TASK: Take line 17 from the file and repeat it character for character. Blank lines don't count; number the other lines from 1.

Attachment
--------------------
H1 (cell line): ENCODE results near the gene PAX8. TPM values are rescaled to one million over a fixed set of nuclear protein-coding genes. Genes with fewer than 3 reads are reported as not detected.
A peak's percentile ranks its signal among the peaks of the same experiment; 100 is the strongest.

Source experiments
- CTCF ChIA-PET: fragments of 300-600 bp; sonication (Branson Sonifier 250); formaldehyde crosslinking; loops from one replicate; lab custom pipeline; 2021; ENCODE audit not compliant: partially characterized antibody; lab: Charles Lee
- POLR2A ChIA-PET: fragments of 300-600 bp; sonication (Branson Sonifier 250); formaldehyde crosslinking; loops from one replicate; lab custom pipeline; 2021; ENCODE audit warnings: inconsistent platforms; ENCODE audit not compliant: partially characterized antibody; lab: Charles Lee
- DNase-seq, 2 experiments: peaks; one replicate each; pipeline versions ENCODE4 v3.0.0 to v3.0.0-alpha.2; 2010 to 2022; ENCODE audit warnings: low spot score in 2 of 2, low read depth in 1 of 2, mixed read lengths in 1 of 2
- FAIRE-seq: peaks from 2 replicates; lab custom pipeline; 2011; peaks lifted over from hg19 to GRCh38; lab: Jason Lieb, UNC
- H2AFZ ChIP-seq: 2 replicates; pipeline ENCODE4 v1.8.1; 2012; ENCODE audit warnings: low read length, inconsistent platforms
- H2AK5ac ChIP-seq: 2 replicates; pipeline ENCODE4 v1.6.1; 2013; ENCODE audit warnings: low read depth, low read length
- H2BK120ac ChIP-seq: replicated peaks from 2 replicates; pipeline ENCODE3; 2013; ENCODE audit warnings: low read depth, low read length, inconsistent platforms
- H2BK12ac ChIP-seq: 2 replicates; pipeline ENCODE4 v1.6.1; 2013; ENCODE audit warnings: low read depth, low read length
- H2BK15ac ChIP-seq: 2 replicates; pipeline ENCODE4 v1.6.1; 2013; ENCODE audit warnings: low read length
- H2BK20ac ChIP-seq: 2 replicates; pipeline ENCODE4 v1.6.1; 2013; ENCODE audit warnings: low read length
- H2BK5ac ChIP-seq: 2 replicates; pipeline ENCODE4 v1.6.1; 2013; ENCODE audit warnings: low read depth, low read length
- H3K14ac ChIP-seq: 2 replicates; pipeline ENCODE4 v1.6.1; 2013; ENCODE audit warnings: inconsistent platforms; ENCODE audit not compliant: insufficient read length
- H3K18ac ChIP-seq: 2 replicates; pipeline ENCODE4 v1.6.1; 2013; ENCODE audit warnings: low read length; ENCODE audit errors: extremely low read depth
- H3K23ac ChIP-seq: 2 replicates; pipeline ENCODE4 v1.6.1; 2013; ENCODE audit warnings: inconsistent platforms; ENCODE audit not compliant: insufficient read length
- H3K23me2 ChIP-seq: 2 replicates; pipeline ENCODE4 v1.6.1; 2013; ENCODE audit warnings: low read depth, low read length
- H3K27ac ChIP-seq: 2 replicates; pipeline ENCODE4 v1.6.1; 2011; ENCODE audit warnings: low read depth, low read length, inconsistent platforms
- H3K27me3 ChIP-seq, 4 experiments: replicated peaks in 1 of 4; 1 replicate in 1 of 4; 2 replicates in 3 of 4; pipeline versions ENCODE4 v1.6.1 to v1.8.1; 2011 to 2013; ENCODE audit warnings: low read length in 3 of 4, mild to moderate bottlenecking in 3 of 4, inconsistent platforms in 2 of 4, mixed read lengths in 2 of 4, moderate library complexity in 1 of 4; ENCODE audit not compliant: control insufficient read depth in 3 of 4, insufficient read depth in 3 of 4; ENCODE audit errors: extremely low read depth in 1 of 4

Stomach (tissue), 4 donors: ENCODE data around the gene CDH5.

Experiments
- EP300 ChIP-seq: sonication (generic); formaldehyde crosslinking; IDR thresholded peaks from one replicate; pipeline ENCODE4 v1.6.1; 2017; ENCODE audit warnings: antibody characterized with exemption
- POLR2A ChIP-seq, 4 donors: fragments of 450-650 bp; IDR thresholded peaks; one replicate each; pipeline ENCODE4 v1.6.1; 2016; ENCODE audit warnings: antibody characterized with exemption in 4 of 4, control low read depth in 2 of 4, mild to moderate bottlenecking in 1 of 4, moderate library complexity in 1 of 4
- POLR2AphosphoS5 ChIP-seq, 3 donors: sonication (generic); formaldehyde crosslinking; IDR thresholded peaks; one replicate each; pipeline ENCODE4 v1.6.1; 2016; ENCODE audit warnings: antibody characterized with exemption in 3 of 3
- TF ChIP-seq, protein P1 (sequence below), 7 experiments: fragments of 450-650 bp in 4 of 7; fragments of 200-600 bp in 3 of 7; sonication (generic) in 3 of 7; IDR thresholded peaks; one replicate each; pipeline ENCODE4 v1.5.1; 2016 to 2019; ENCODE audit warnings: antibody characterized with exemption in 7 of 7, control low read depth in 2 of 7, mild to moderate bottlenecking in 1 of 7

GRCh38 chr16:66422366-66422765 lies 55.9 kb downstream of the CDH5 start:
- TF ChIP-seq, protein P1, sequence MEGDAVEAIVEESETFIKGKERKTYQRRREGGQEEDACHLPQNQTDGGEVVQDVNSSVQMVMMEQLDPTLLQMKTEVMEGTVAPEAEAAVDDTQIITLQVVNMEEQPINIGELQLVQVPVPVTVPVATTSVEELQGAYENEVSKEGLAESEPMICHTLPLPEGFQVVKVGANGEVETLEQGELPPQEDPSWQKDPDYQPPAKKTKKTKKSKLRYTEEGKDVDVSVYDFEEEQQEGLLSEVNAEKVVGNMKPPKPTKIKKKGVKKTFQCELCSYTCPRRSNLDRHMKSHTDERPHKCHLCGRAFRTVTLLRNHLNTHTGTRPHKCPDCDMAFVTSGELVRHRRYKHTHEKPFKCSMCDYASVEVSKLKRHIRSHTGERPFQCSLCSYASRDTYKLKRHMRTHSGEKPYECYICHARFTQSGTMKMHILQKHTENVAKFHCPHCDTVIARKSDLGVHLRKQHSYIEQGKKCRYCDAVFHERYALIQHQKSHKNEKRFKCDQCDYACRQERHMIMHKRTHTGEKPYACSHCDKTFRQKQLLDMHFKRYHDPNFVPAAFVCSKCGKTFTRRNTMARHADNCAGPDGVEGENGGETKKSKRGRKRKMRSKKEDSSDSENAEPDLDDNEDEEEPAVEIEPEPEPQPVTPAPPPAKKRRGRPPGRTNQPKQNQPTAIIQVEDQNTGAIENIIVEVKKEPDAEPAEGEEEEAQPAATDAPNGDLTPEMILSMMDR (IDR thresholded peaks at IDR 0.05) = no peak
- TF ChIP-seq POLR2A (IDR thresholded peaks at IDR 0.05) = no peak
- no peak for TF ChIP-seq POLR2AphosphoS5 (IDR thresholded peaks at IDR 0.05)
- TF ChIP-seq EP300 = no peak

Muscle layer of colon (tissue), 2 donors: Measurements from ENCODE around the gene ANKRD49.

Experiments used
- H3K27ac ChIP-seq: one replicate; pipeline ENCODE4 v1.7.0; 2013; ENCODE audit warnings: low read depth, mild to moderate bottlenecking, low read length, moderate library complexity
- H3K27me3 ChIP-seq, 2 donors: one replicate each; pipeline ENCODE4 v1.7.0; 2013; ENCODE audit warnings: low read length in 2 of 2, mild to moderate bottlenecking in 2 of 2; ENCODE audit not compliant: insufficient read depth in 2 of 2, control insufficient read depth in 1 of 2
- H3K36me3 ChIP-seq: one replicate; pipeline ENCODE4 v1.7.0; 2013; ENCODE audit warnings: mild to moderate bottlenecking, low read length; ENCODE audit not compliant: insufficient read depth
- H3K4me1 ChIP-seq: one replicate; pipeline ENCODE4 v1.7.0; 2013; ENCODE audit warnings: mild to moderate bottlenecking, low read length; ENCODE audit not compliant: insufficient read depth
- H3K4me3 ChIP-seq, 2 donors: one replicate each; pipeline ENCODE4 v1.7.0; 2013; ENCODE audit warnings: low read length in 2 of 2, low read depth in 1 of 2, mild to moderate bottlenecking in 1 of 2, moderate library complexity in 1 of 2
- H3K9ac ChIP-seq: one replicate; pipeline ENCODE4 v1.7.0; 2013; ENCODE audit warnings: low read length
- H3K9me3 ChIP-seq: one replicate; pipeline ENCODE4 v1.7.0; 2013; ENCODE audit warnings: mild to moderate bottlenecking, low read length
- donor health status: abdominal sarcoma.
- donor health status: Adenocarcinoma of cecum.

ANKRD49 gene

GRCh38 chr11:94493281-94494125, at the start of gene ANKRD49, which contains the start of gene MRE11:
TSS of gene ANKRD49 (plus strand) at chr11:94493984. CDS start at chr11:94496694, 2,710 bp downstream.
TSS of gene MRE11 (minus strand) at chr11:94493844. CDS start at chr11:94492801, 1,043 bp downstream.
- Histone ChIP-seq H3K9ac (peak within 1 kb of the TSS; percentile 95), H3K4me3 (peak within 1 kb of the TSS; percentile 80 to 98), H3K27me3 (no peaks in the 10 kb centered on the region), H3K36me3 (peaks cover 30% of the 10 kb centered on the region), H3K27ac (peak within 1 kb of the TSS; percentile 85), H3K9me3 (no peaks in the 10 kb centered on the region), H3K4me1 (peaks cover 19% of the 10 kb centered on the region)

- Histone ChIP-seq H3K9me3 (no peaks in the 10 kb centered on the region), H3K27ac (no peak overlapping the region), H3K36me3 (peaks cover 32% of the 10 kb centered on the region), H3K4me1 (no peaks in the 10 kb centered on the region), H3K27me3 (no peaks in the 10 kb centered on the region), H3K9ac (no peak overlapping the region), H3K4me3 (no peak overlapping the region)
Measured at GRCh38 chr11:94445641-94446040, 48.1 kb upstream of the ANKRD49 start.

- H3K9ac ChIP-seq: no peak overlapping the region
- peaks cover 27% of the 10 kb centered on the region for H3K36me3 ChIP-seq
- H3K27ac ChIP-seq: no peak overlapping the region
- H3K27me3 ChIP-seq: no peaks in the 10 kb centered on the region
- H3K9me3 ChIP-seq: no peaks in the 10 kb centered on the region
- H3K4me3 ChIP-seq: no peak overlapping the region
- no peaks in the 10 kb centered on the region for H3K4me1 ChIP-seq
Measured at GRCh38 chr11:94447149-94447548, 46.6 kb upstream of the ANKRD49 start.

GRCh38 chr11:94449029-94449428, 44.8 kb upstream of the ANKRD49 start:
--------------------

- H3K23ac ChIP-seq: 2 replicates; pipeline ENCODE4 v1.6.1; 2013; ENCODE audit warnings: inconsistent platforms; ENCODE audit not compliant: insufficient read length